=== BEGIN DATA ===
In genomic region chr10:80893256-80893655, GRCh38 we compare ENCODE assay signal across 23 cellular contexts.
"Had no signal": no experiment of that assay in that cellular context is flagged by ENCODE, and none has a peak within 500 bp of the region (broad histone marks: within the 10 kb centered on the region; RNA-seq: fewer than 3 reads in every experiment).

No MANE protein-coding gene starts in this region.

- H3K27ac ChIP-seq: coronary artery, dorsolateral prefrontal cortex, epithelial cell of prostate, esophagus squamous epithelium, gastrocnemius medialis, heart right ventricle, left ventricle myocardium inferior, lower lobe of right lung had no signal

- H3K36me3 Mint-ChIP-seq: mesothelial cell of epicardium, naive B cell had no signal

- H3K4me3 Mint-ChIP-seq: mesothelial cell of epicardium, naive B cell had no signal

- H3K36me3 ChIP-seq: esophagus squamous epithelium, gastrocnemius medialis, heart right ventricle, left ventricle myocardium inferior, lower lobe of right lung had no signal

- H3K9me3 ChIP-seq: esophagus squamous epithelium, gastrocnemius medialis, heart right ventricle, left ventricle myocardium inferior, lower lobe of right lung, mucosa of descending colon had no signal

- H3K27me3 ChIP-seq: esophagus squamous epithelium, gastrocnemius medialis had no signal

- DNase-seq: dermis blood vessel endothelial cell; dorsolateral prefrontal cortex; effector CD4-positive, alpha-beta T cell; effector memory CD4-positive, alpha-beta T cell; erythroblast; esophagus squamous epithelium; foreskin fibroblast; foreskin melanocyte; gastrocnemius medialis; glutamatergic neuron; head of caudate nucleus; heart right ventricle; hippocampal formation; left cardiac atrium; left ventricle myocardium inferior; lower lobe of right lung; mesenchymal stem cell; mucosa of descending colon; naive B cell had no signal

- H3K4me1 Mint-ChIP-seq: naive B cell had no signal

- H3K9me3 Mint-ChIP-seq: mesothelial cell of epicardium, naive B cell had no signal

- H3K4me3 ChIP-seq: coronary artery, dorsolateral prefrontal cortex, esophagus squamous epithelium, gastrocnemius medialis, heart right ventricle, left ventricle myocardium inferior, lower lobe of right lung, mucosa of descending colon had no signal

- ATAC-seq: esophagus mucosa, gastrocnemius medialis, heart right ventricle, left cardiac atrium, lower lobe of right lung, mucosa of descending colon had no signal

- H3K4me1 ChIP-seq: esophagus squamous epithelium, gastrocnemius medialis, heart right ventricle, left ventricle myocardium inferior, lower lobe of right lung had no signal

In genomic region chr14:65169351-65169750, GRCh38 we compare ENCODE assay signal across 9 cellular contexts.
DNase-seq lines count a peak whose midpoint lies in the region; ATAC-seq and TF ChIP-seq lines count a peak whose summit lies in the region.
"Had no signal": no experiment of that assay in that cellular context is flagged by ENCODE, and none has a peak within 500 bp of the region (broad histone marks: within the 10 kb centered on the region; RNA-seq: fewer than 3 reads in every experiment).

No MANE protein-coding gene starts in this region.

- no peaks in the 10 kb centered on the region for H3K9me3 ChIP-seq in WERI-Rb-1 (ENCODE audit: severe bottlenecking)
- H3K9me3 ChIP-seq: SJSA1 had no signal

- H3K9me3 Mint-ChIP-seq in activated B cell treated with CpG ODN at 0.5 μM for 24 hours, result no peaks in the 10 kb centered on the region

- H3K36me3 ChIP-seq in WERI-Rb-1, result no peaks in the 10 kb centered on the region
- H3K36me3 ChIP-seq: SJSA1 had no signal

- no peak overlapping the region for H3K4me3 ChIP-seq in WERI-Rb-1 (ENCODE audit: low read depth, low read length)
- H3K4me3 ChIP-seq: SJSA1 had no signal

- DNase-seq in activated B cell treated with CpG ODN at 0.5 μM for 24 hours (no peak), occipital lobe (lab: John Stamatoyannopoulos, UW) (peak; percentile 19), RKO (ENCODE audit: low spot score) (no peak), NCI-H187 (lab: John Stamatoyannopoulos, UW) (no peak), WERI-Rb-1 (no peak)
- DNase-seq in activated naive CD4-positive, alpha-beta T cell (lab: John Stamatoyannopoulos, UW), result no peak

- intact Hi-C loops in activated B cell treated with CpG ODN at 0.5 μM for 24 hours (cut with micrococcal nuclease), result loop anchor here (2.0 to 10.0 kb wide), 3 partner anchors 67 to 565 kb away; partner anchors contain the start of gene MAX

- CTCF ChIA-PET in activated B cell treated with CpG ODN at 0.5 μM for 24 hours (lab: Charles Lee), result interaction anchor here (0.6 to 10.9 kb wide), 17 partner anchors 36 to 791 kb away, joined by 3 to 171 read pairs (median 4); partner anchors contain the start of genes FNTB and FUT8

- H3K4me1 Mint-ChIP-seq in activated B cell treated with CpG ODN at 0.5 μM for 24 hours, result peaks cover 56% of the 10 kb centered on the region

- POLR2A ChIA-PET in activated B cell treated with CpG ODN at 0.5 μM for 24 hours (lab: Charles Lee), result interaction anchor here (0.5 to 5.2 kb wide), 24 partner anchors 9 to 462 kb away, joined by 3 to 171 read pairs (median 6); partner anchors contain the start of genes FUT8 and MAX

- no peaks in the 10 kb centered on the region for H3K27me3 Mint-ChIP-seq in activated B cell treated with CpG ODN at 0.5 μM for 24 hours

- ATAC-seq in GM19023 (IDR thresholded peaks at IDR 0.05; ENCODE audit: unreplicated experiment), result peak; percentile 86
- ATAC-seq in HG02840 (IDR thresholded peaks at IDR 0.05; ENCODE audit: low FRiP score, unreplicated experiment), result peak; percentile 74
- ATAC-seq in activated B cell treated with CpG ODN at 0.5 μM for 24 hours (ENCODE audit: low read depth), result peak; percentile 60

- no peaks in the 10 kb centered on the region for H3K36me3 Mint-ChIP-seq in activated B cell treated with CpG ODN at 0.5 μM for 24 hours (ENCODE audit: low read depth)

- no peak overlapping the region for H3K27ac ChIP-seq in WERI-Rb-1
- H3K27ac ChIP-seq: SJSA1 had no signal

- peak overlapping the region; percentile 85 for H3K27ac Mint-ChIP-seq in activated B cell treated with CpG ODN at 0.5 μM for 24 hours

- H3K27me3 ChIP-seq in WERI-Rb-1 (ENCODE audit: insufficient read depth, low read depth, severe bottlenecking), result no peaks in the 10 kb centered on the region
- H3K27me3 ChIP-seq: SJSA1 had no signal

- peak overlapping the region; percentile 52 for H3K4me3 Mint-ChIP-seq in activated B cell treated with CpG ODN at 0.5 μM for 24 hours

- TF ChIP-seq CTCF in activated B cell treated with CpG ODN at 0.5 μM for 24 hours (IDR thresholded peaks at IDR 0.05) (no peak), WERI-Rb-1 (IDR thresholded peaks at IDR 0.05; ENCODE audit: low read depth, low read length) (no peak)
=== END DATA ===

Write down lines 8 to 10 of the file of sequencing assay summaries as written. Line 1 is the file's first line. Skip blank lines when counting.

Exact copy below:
- H3K9me3 ChIP-seq: esophagus squamous epithelium, gastrocnemius medialis, heart right ventricle, left ventricle myocardium inferior, lower lobe of right lung, mucosa of descending colon had no signal

- H3K27me3 ChIP-seq: esophagus squamous epithelium, gastrocnemius medialis had no signal

- DNase-seq: dermis blood vessel endothelial cell; dorsolateral prefrontal cortex; effector CD4-positive, alpha-beta T cell; effector memory CD4-positive, alpha-beta T cell; erythroblast; esophagus squamous epithelium; foreskin fibroblast; foreskin melanocyte; gastrocnemius medialis; glutamatergic neuron; head of caudate nucleus; heart right ventricle; hippocampal formation; left cardiac atrium; left ventricle myocardium inferior; lower lobe of right lung; mesenchymal stem cell; mucosa of descending colon; naive B cell had no signal